Friday, January 31, 2014

Office Random

Found in the kitchen at work this morning.  I asked a co-worker who was standing nearby what it was and she gave me the palms up shoulder shrug.  I checked & it smells like red.

Rumpel Redux

This is more Flash Fiction based on another challenge at In this one we were to retell a fairy tale with a random sub-genre twist. The telling wasn't an issue. The 1,000 words was; I used the exercise to practice hitting a word count target and working on being more concise (I cut over 1,600 words!) Not entirely convinced that the end result is better, but it achieved a goal. Hope you enjoy.  

M y name is Peter.  I’m a private dick.  I used to work for the King’s brigade, the best of the best, but the damn bottle was my undoing.  Too much of the juice they said.  So now I freelance.

One day this blonde with legs up to her neck sidles in.  I just about choke on my drink when I realize it’s the Queen.  Sure enough, the King ambles in next.  I’m flustered, making with the bowing and such but he tells me to stand up.  

“I’ve heard you’re the best but have a fondness for the cups.”  A statement of fact I think.  He continues, “Can you stay out of the whiskey long enough to solve a case?”  Definitely a question.

“Word is I'm the best, so it would seem so.”  The Queen is watching me like a cat after a canary.

“I have a job for you.  A man has threatened to kidnap our son unless my wife can guess his name.”

“So you just need his name?”

“Oh no.  I shall have his tongue cut out and his head removed from his shoulders.”  Thus spaketh the Queen.  Apparently the cat had claws.

“My wife and I come from different worlds.  Her father is a Miller whom I met over a business transaction.  He told me of his beautiful daughter and though I knew many lovely women something he said caught my attention.  He claimed she could spin gold from straw.”

I look at the Queen.  “That’s some talent.”

She plays it cool, says nothing.

“When I saw her I was smitten.  She was dressed in ill-fitting, tattered rags, but was unmatched in beauty.  Still, I needed to know about the gold so I closed her in a room full of straw.  For three nights I left her and each morning I awoke to find myself in possession of a new spool of freshly spun gold.”

“Looks and skill,” I say. “What about this mug?  Where does he fit?"

“She first saw him lurking about when she came out after spinning.  She remembers specifically because he was short and odd-looking but also because she had felt sorry for him and given him some of her jewellery.  She's always so generous."  The King looks adoringly at his wife who favours him with a small smile and modest, downcast eyes.  “She didn't see him again until this morning when he made the threat."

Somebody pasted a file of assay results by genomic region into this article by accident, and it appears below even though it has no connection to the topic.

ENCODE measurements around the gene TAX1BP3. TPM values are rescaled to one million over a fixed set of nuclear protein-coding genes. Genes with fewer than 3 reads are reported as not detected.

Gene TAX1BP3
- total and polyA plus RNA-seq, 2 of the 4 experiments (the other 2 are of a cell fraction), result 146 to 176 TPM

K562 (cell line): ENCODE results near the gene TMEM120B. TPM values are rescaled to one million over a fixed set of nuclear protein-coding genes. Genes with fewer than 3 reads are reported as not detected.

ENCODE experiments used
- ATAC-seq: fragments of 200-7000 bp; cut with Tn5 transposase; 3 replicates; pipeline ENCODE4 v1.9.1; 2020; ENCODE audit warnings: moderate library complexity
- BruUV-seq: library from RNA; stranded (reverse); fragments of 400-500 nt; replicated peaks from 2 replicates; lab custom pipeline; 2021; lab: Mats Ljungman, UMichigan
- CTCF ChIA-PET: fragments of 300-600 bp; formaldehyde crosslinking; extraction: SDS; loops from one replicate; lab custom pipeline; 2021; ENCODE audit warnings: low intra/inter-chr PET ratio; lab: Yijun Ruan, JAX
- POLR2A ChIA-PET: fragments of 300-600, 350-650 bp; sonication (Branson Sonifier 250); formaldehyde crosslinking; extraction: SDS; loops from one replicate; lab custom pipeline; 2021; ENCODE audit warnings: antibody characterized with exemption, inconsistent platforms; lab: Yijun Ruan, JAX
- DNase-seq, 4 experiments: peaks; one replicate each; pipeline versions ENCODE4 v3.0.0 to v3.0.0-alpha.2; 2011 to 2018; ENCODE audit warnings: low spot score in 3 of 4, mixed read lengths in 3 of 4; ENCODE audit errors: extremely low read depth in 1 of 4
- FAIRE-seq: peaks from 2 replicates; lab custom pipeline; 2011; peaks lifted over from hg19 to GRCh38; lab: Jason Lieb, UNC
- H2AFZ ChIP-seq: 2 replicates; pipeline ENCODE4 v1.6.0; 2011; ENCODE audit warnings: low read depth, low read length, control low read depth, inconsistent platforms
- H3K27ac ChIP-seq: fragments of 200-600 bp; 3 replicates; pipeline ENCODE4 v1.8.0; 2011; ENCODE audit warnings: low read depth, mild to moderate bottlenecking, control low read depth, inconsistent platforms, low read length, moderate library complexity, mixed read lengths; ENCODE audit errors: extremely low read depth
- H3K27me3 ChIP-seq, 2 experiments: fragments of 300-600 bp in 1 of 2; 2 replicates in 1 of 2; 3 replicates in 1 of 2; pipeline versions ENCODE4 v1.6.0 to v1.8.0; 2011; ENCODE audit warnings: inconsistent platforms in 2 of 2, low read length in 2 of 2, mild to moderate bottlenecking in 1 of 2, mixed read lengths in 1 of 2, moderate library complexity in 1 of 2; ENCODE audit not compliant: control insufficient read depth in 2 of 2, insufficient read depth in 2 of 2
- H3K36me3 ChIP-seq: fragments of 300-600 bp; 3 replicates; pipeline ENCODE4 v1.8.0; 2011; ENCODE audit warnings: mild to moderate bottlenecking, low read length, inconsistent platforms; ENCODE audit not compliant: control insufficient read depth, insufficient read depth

“Surely you have people to deal with this sort of thing.  Why me?”

“I considered having an archer put an arrow in his ear the moment he appeared, but that's the rub.  He won't appear until his name is spoken aloud.  If we don’t say his name within three days he will someday return for my son."

"I shall bring you my findings tomorrow."

In the Queen’s childhood village I speak to the Blacksmith, the Tailor, the Baker and finally the Innkeeper who also runs the tavern.  Well, mostly I negotiate with him over my tab.  

I learn that the lass was the prettiest maid around and sharp besides.  The Miller is a proud grandfather who wonders aloud at the idea of someday being grandfather to the King, yearning for that time and the changes to come.  I also inquire about the little man, hoping for some thread of information.

The next day I call at the castle and am led into the throne room where the royal couple sits, raised on a dais above the room.

"Greetings.  I hope this day finds you well."

"Cut with the pleasantries.”  The Queen is impatient.

"His name is Magnus." I reply.  Presently, a small man walks into the room.

“Magnus Rumpel Stiltskin, at your service my King."  His path is blocked by two large guards.

"Seize him!  Cut out his tongue!" The Queen is up from her seat, pointing at the diminutive man.

“Easy, my Lady,” I respond, "Before you stands Magnus Rumpel Stiltskin, Tailor in the village where the Queen was raised and unwitting conspirator in a devious plot against the Crown.”

"This is preposterous," screams the Queen, who pounces off the dais like a wildcat.  With a nod from the King, a guard intercedes, holding the Queen lightly but firmly.

"Silence my love.  Continue sir."

"Mr. Stiltskin was here when you met your wife and accepted her jewellery.  I have here Mr. Stiltskin's business accounts which show the purchase of three large spools of gold yarn in exchange for a ring and necklace.  Mr. Stiltskin, may I have the ring please?  This signet ring bears the emblem of the Millers guild to which your father-in-law belongs.  My Lord, for you, such things are baubles but these were likely their most valuable possessions.  One would not part with them lightly.  Though she has spun quite the yarn, I do not think the Lady knows of what she speaks.  She spoke of a sewing machine.  A spinning wheel is used to to spin yarn, not a sewing machine.  You also indicated when you met, she was clothed in “ill-fitting rags”.  Surely a young woman with skill in spinning yarn would have tailored her clothes to fit properly.  That clue led me to Mr. Stiltskin.”